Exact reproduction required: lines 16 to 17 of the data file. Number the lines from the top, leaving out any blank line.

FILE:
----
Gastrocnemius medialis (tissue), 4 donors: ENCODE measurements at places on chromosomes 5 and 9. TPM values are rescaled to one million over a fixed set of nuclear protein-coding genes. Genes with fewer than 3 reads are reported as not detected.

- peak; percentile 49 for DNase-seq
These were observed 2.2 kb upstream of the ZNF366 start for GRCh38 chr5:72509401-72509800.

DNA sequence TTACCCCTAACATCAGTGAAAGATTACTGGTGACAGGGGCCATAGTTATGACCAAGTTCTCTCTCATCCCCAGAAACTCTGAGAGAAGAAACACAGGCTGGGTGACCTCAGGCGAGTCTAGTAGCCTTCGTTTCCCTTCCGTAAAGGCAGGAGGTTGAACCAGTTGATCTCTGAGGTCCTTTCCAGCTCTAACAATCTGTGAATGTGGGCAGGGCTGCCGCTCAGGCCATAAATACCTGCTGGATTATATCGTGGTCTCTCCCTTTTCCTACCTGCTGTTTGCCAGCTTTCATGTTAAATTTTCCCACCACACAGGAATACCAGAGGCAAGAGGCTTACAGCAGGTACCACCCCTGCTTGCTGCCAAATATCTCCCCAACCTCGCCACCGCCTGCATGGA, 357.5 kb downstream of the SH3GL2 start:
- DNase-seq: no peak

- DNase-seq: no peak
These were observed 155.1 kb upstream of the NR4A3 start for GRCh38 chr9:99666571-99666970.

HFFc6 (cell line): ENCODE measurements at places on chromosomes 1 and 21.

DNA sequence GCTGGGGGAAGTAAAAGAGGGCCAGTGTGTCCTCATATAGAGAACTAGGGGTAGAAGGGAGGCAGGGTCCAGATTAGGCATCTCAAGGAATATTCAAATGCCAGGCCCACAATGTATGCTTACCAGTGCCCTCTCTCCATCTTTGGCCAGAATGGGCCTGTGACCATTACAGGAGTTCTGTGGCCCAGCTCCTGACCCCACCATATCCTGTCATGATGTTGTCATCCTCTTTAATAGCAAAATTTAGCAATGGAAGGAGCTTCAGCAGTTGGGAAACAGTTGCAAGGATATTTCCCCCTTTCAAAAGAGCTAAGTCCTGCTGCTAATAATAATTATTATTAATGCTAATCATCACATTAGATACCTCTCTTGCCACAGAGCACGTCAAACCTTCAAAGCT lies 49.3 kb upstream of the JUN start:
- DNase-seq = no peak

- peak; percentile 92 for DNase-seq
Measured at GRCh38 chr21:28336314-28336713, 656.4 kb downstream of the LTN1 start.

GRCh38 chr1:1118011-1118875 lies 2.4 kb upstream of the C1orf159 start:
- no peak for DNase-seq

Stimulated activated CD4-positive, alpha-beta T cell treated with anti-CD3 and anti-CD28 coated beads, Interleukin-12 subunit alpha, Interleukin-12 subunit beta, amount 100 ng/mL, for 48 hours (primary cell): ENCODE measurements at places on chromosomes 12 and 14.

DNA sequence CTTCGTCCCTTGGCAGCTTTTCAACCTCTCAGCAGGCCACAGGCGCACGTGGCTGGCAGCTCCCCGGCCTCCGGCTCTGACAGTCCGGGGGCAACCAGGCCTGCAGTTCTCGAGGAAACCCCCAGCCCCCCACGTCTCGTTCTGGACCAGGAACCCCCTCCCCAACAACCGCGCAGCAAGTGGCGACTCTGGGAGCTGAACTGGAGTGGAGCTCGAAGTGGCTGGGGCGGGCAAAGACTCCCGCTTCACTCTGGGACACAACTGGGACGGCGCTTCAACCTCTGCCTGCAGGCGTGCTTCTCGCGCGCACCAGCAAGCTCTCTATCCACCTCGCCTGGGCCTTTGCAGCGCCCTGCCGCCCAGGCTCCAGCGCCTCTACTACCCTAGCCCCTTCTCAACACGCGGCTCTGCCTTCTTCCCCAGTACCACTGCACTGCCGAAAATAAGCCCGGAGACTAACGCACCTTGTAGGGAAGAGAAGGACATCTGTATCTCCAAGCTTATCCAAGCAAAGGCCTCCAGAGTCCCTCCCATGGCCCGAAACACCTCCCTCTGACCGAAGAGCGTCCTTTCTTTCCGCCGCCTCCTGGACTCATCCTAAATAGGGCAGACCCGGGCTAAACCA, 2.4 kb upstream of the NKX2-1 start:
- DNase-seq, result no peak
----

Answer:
DNA sequence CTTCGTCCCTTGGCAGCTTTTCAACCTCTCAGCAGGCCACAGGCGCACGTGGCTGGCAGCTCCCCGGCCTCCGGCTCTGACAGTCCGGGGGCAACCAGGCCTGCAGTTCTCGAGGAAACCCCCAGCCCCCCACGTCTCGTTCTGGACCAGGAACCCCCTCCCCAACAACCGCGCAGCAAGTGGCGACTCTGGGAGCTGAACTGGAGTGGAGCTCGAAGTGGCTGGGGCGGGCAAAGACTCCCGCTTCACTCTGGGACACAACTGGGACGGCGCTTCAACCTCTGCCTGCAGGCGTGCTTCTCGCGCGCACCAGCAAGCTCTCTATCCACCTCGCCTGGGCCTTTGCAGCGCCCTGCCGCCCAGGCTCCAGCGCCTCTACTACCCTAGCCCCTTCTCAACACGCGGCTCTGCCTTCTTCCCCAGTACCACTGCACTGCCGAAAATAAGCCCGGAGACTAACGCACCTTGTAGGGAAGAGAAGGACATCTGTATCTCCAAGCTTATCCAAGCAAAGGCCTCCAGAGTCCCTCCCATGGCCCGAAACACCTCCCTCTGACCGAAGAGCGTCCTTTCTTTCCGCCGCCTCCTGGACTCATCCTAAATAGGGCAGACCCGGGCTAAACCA, 2.4 kb upstream of the NKX2-1 start:
- DNase-seq, result no peak